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1830s Paris. Novelist George Sand, who is known to be writing her memoirs, is causing a sensation in the literary scene not only for the quality of her writing, but because of her extreme views and manners, including blurring the lines between the sexes - she generally wearing men's clothes - and her non-belief in the sanctity of marriage after having gone through the institution once before, now preferring sexual liaisons outside of her own wedlock, with the marital status of her lovers of no concern to her. She is just coming to the end of a turbulent affair with Félicien Mallefille, who she is now trying to avoid in his continual pursuit of her. Despite thinking it will be a bore because of their insufferable hostess, she invites herself to a weekend gathering of some of France's greatest artistic and creative minds - many who are attending solely for a weekend of free food - at the country estate of the Duke and Duchess D'Antan in Angers. George's want to attend is largely to get ...Written by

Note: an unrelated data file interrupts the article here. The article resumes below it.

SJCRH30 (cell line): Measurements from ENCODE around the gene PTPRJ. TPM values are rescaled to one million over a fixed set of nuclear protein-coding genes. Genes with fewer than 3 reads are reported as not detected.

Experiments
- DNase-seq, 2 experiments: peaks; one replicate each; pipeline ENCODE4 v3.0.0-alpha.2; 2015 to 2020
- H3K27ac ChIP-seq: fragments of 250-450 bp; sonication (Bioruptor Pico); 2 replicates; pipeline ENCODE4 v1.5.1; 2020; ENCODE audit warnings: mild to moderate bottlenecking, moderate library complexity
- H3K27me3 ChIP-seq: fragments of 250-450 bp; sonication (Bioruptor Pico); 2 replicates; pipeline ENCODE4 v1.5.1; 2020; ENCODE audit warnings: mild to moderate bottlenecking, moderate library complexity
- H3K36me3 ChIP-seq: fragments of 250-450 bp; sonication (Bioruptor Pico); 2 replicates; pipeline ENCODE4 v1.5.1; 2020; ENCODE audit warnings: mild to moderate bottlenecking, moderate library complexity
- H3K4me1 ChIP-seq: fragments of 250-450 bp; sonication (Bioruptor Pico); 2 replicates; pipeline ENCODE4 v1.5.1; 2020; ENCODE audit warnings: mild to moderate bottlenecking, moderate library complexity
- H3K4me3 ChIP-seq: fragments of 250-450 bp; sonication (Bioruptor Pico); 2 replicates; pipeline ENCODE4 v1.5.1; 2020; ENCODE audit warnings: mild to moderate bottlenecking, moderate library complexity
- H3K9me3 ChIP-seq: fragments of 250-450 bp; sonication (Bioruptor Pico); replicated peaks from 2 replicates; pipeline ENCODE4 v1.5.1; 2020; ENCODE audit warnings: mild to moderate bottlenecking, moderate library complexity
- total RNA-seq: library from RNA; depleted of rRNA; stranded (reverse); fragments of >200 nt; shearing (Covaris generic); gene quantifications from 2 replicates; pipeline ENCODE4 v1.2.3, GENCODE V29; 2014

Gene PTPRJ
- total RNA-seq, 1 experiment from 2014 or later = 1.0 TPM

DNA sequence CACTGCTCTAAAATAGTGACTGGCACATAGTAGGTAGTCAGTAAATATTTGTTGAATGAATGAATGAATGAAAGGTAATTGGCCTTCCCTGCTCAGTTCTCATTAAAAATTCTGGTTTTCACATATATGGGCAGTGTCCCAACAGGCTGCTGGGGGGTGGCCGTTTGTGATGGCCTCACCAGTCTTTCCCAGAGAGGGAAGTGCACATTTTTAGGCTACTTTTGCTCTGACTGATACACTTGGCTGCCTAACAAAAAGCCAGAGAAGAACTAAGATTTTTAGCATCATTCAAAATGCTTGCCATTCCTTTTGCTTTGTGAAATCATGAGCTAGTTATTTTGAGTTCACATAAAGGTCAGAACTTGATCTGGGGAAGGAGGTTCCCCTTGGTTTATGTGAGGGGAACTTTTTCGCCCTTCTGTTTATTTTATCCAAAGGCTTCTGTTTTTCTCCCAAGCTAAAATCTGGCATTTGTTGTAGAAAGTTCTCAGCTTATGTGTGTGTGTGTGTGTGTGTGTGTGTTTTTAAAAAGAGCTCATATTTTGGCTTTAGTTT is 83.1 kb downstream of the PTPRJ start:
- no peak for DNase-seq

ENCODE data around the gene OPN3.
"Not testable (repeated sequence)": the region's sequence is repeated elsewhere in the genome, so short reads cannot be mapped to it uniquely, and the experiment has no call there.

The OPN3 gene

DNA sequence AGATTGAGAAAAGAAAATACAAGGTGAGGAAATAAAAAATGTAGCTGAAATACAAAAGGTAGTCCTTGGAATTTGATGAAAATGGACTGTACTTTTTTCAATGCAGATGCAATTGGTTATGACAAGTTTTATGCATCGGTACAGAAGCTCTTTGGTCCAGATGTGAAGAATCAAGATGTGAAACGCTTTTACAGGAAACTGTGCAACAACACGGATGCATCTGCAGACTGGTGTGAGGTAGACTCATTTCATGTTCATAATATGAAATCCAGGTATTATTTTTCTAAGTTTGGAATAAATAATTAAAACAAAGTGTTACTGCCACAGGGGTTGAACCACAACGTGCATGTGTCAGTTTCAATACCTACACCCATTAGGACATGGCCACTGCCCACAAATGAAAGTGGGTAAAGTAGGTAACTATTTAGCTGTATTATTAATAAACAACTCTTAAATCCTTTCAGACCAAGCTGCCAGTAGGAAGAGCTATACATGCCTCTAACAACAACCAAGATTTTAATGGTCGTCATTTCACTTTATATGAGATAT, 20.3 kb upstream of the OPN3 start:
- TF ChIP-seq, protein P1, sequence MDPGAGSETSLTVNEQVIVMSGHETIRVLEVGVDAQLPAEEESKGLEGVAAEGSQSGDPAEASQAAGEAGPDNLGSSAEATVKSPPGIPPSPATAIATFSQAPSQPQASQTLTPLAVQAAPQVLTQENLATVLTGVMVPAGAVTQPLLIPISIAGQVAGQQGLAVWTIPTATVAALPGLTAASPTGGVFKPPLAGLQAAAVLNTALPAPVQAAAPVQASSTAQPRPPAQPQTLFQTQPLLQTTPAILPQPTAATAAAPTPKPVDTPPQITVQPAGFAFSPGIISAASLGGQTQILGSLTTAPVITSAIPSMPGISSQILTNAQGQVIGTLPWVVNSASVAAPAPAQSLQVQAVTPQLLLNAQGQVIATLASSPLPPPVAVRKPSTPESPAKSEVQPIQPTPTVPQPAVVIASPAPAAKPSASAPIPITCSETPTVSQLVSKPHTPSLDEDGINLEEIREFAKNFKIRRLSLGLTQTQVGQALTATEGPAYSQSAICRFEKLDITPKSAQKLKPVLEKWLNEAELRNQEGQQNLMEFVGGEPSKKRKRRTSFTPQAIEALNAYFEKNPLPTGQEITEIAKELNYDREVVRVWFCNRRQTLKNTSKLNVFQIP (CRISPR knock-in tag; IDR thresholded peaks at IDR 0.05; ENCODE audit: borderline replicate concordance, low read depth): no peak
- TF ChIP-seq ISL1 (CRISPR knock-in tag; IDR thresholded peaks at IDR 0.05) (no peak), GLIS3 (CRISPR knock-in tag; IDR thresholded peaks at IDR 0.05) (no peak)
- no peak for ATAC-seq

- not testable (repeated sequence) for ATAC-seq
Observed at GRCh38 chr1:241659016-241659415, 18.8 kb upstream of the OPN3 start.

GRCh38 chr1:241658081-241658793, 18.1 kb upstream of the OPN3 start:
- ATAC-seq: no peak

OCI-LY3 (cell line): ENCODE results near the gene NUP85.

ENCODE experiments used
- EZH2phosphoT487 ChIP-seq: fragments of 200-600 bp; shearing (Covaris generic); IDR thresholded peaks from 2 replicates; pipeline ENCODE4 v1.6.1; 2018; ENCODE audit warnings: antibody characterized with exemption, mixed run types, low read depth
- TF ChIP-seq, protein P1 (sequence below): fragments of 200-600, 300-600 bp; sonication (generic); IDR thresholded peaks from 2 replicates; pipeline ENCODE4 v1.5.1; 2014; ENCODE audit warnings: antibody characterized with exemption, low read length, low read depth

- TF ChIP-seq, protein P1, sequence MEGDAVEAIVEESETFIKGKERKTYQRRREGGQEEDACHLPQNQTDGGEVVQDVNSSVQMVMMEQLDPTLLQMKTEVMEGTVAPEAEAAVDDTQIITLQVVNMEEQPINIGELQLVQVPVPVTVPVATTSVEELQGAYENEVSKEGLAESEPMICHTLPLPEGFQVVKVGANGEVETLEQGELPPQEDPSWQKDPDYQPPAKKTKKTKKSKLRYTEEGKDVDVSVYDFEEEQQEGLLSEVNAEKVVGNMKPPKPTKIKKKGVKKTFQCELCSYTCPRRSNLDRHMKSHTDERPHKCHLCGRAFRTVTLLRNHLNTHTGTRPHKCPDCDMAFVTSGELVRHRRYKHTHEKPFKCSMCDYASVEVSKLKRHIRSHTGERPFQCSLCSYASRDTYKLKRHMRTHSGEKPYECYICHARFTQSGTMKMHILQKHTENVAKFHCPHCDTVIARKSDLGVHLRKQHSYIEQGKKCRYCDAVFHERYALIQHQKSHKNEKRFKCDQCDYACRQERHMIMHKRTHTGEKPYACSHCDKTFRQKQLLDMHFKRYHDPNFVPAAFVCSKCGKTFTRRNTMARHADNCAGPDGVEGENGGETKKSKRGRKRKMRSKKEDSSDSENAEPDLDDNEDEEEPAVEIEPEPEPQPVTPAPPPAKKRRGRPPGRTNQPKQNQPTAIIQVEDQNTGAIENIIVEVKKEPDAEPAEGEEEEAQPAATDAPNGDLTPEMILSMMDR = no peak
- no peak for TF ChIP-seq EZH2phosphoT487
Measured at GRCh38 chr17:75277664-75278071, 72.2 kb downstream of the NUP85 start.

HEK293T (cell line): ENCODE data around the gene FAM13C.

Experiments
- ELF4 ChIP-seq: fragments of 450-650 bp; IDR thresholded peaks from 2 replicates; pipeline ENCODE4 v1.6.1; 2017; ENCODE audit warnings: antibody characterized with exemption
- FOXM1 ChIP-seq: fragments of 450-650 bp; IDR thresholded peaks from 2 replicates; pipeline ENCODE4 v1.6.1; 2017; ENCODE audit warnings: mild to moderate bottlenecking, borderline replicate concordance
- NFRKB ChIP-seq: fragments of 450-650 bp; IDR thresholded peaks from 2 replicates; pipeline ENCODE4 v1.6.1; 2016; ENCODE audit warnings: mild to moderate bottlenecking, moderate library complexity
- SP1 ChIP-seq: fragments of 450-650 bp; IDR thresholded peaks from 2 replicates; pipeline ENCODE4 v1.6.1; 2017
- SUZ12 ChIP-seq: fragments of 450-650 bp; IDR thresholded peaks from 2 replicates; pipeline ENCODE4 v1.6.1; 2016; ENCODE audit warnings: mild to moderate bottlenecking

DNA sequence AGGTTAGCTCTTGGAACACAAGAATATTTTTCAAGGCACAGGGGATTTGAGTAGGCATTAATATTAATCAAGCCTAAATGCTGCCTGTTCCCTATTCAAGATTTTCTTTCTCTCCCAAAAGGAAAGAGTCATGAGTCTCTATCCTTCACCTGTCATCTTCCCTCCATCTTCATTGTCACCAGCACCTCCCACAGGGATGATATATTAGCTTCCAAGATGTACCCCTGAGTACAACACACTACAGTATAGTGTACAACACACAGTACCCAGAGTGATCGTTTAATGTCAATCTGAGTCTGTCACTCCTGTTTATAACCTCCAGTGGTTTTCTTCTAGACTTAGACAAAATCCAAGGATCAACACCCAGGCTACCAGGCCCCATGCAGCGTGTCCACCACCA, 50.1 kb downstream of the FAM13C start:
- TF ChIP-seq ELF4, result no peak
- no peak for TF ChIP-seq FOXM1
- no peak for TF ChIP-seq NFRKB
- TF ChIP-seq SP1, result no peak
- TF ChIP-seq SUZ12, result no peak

I want to add my voice to those who rate this as among the best films ever made. The writer seems to deserve a bit more credit. The whole script is like one of the wonderful, rich piano pieces by Chopin or Liszt -- loaded with details that the actors and director have exploited to the full. Judy Davis is exactly the actress for this part. Her public and intimate scenes are both magnificent. For the first time I realise that she is on the same level as Emma Thompson. Hugh Grant and the others, right down to the bit parts, are all perfect or as near as one can expect. A fine film about art which recognizes the most important thing about art, that it is a reflection of life. On selecting it on TV I suppose I expected a more limited, tear-jerking sort of film and what is now termed a chick-flick -- instead, I found a masterpiece.
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